Do your words hold the power of a strong stallion? A million-man army? An atomic bomb? Or the odor of old fish?
Metaphors are shortcuts you can use to create vivid pictures in your reader’s mind. These literary devices multiply the value of your screen and print space by instantly inserting new images into whatever you write.
In direct sales copy, the right metaphor can intensify your prospect’s desire for the solution you offer. The wrong metaphor can send your reader running like a cat pursued by a gaggle of 7-year old girls with a bag of baby doll clothes.
We all learned about these in school, right? And we see them everywhere, although most of the time we don’t stop and point them out.
For example, you might say “time flies” without ever thinking this:
Here’s a quick review …
According to the Oxford English Dictionary (online), a metaphor is:
1. A figure of speech in which a word or phrase is applied to an object or action to which it is not literally applicable.
2. A thing regarded as representative or symbolic of something else.
The word comes to us from the 15th-century French word métaphore. And you can trace it back even further to the Latin metaphora and Greek μεταφορά, which means ‘to transfer.’ When you use a metaphor, you transfer meaning from one word – or set of words – to another.
You Can’t Afford to Waste These …
Author Anne Miller, in Metaphorically Selling, points out that we can’t afford to waste words in sales.
A good metaphor enriches your sales copy with a wealth of meaning. You don’t bog down your reader with lengthy, low-value prose. Instead, the precious space on your page communicates powerfully and effectively with fewer, well-chosen words.
Now, I’m not about to concede that sales pages can now be 300 words long. You still need to display and dimensionalize the full benefits of whatever you sell. However, a metaphor will help you unite your copy with a theme, make a compelling big promise, or write an engaging sub-headline.
Metaphors quickly set your product apart from the competition. You’re presenting your offer in a fresh way.
Think about it. How many brands of bathroom cleaner can you find on the grocery store shelf?
Now, which is advertised as an army of little scrub brushes that glide all over your tub? (answer: Johnson’s Scrubbing Bubbles)
And Prevention Magazine advertised a subscription bonus gift that promises to tell its readers how to “Turn your body into a fat-burning furnace.”
A Picture Is Worth a Thousand
Metaphors allow you to attach visual elements to abstract ideas.
World champion public speaker and bestselling author Craig Valentine recommends using visually-based words to create killer keynote speeches.
For example, you can share 5 new ideas with your audience members in a speech, OR they can pick up keys, climb steps, and gather tools that will help them accomplish a goal.
You can also help your listeners visualize your speech as a journey. They will anticipate of unlocking each secret as they track your speech’s progress (following a road map you provide).
In sales copy, metaphors keep your readers engaged along the buyer’s journey.
Imagine melting away pounds and inches.
Picture Yellow Tail wine as an actual kangaroo: “We believe your wine needs to breathe … you should take it outside for some fresh air …”
And look at the results of Martha Stewart and Snoop Dogg’s search for the perfect metaphor:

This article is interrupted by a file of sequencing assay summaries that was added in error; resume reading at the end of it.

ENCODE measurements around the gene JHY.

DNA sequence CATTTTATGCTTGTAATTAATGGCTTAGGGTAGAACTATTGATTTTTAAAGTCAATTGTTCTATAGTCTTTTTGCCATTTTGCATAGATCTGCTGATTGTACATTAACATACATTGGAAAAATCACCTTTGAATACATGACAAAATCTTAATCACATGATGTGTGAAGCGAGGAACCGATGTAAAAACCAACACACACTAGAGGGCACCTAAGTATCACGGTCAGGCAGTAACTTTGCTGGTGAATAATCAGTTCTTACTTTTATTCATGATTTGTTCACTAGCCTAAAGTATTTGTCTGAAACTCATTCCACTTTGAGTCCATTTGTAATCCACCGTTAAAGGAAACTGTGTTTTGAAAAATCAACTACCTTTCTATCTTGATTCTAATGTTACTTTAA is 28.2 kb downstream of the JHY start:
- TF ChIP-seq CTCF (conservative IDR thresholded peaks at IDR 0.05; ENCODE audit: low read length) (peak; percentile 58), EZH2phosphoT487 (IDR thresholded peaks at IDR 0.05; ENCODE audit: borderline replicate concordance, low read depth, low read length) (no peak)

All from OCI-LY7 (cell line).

Martha: “T-Mobile is everything … unlimited data, taxes, and fees included”
Snoop D: “You might even say it’s all that and a bag of …”
Martha: [everything from purple cushy throw pillows to a can of bisque]
They finally settle on a hand knit “smartphone sweater that keeps your data cozy.”
Wasn’t that great fun?
Now compare that with the following headline from the website of a major national insurance brand:
“More than just car insurance”
While it may be an effective ad, the words don’t paint a picture.
Finally, metaphors create images that attract and repel. Anne Miller recalls Steve Jobs persuading John Scully to leave Pepsi and become the CEO of Apple:
“Do you want to spend the rest of your life selling sugared water or do you want a chance to change the world?
Well, when you put it like that …
Another example using negative metaphor appeared recently in Inc. Magazine:
“In the course of six years the innovation of ride-sharing has spawned multiple companies worth over a billion dollars and one, Uber, close to $70B”.related to
The verb “to spawn” refers primarily to a frog, fish, or mollusk releasing a large number of eggs.
The use of this word instantly communicates a subtle negativity about the future of commerce in an article that ultimately offers hope. It matches and strengthens the tone of the first paragraph, which also refers to the “disruption of retail.”
While these examples work, it’s easy to make the wrong choice. Remember to look at the positive and negative connotations of each metaphor you use. For example, using the word “explode” instead of “skyrocket” to describe sales may conjure up the wrong image. Picture each outcome.
How Far Will the Magic Go?
Just to clarify, you don’t actually want to put the whammy on your readers. Good selling means helping people by giving them the products, tools, and services they want. The magic you need is to find the words that get your best prospects to read the dang copy, so they can make informed decisions.
These neglected gems are the perfect vehicles for making your copy sparkle and shine … so you catch the attention of your perfect prospects.
And to mix metaphors, a little fairy dust to help keep your readers on the page can work wonders.